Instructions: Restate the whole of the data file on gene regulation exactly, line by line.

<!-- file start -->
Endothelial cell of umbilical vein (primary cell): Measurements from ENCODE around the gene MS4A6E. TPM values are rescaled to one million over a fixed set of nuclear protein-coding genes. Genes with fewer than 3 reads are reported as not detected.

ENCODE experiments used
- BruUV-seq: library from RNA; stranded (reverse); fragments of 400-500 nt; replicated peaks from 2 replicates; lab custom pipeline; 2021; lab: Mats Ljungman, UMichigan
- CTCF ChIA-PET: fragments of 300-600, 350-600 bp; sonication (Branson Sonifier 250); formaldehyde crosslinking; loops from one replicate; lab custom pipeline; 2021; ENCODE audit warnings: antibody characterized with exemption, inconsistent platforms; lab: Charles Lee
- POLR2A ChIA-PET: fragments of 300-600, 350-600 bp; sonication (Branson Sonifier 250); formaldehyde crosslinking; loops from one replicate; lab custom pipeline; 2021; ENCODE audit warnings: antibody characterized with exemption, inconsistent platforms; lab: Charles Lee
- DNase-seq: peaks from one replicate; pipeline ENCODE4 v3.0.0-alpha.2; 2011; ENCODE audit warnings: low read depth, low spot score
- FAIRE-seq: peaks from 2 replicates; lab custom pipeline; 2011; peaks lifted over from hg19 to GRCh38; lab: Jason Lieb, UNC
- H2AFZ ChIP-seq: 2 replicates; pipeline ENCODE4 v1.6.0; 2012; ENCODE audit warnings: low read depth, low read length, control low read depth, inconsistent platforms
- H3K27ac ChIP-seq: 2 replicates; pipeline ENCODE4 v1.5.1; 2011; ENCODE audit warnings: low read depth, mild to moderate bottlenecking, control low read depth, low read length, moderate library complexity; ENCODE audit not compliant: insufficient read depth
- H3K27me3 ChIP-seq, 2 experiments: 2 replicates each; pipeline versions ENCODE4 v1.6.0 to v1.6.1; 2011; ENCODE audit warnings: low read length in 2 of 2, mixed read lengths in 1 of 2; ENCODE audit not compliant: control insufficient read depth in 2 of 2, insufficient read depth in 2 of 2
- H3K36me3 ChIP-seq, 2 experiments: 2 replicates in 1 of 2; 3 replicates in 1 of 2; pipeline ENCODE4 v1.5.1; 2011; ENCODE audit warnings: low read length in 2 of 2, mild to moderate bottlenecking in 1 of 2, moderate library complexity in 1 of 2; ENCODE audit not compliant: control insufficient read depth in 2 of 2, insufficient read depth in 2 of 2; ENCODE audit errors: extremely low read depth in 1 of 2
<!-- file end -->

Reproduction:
Endothelial cell of umbilical vein (primary cell): Measurements from ENCODE around the gene MS4A6E. TPM values are rescaled to one million over a fixed set of nuclear protein-coding genes. Genes with fewer than 3 reads are reported as not detected.

ENCODE experiments used
- BruUV-seq: library from RNA; stranded (reverse); fragments of 400-500 nt; replicated peaks from 2 replicates; lab custom pipeline; 2021; lab: Mats Ljungman, UMichigan
- CTCF ChIA-PET: fragments of 300-600, 350-600 bp; sonication (Branson Sonifier 250); formaldehyde crosslinking; loops from one replicate; lab custom pipeline; 2021; ENCODE audit warnings: antibody characterized with exemption, inconsistent platforms; lab: Charles Lee
- POLR2A ChIA-PET: fragments of 300-600, 350-600 bp; sonication (Branson Sonifier 250); formaldehyde crosslinking; loops from one replicate; lab custom pipeline; 2021; ENCODE audit warnings: antibody characterized with exemption, inconsistent platforms; lab: Charles Lee
- DNase-seq: peaks from one replicate; pipeline ENCODE4 v3.0.0-alpha.2; 2011; ENCODE audit warnings: low read depth, low spot score
- FAIRE-seq: peaks from 2 replicates; lab custom pipeline; 2011; peaks lifted over from hg19 to GRCh38; lab: Jason Lieb, UNC
- H2AFZ ChIP-seq: 2 replicates; pipeline ENCODE4 v1.6.0; 2012; ENCODE audit warnings: low read depth, low read length, control low read depth, inconsistent platforms
- H3K27ac ChIP-seq: 2 replicates; pipeline ENCODE4 v1.5.1; 2011; ENCODE audit warnings: low read depth, mild to moderate bottlenecking, control low read depth, low read length, moderate library complexity; ENCODE audit not compliant: insufficient read depth
- H3K27me3 ChIP-seq, 2 experiments: 2 replicates each; pipeline versions ENCODE4 v1.6.0 to v1.6.1; 2011; ENCODE audit warnings: low read length in 2 of 2, mixed read lengths in 1 of 2; ENCODE audit not compliant: control insufficient read depth in 2 of 2, insufficient read depth in 2 of 2
- H3K36me3 ChIP-seq, 2 experiments: 2 replicates in 1 of 2; 3 replicates in 1 of 2; pipeline ENCODE4 v1.5.1; 2011; ENCODE audit warnings: low read length in 2 of 2, mild to moderate bottlenecking in 1 of 2, moderate library complexity in 1 of 2; ENCODE audit not compliant: control insufficient read depth in 2 of 2, insufficient read depth in 2 of 2; ENCODE audit errors: extremely low read depth in 1 of 2